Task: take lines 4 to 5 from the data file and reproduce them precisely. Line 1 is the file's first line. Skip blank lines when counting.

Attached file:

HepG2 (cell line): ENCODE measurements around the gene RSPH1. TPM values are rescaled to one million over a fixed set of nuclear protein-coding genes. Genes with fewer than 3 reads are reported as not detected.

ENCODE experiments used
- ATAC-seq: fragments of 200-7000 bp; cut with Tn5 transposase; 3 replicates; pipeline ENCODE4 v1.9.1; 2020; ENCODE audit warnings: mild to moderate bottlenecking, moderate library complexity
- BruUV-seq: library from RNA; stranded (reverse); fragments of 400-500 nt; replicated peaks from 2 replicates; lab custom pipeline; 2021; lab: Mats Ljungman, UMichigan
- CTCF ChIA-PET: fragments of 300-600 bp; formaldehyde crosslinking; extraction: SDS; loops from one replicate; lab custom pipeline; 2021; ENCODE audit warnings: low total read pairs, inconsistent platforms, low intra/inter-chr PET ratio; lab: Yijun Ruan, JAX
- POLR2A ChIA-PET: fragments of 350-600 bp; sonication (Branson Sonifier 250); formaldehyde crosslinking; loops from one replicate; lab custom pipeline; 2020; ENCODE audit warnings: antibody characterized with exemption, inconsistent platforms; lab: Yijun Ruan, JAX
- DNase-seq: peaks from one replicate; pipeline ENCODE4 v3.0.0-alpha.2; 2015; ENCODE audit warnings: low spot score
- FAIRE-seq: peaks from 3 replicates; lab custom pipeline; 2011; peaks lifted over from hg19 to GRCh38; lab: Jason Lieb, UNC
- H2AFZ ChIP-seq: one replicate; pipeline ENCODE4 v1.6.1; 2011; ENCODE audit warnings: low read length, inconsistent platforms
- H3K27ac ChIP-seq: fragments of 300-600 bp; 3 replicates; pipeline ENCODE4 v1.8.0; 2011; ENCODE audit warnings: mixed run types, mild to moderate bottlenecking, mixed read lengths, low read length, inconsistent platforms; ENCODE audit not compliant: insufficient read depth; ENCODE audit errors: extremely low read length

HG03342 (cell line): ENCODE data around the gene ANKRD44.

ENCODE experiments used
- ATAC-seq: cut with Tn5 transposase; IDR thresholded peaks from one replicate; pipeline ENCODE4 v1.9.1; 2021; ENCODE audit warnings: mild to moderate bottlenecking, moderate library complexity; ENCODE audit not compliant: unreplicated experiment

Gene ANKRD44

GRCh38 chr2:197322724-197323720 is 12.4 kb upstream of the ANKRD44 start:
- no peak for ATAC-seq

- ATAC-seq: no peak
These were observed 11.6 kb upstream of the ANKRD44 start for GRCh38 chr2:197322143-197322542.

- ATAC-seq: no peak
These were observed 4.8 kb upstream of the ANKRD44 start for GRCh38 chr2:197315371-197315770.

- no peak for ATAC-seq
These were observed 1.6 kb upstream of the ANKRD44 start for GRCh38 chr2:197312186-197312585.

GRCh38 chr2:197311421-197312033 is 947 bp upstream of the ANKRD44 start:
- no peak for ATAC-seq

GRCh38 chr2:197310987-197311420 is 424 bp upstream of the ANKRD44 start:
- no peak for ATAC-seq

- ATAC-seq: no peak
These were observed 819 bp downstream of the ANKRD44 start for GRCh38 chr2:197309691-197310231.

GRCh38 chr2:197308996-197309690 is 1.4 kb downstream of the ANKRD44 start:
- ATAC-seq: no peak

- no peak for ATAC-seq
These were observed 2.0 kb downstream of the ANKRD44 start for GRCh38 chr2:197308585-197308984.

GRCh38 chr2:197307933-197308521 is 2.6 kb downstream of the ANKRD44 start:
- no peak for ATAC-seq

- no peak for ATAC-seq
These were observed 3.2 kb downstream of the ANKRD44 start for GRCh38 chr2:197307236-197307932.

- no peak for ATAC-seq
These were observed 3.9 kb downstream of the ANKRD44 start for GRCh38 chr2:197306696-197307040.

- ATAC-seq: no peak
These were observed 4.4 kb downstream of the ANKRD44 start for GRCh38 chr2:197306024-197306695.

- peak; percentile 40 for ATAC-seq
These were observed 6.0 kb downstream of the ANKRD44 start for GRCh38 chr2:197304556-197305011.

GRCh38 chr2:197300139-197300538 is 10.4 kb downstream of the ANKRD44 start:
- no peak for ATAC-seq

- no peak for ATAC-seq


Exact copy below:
- BruUV-seq: library from RNA; stranded (reverse); fragments of 400-500 nt; replicated peaks from 2 replicates; lab custom pipeline; 2021; lab: Mats Ljungman, UMichigan
- CTCF ChIA-PET: fragments of 300-600 bp; formaldehyde crosslinking; extraction: SDS; loops from one replicate; lab custom pipeline; 2021; ENCODE audit warnings: low total read pairs, inconsistent platforms, low intra/inter-chr PET ratio; lab: Yijun Ruan, JAX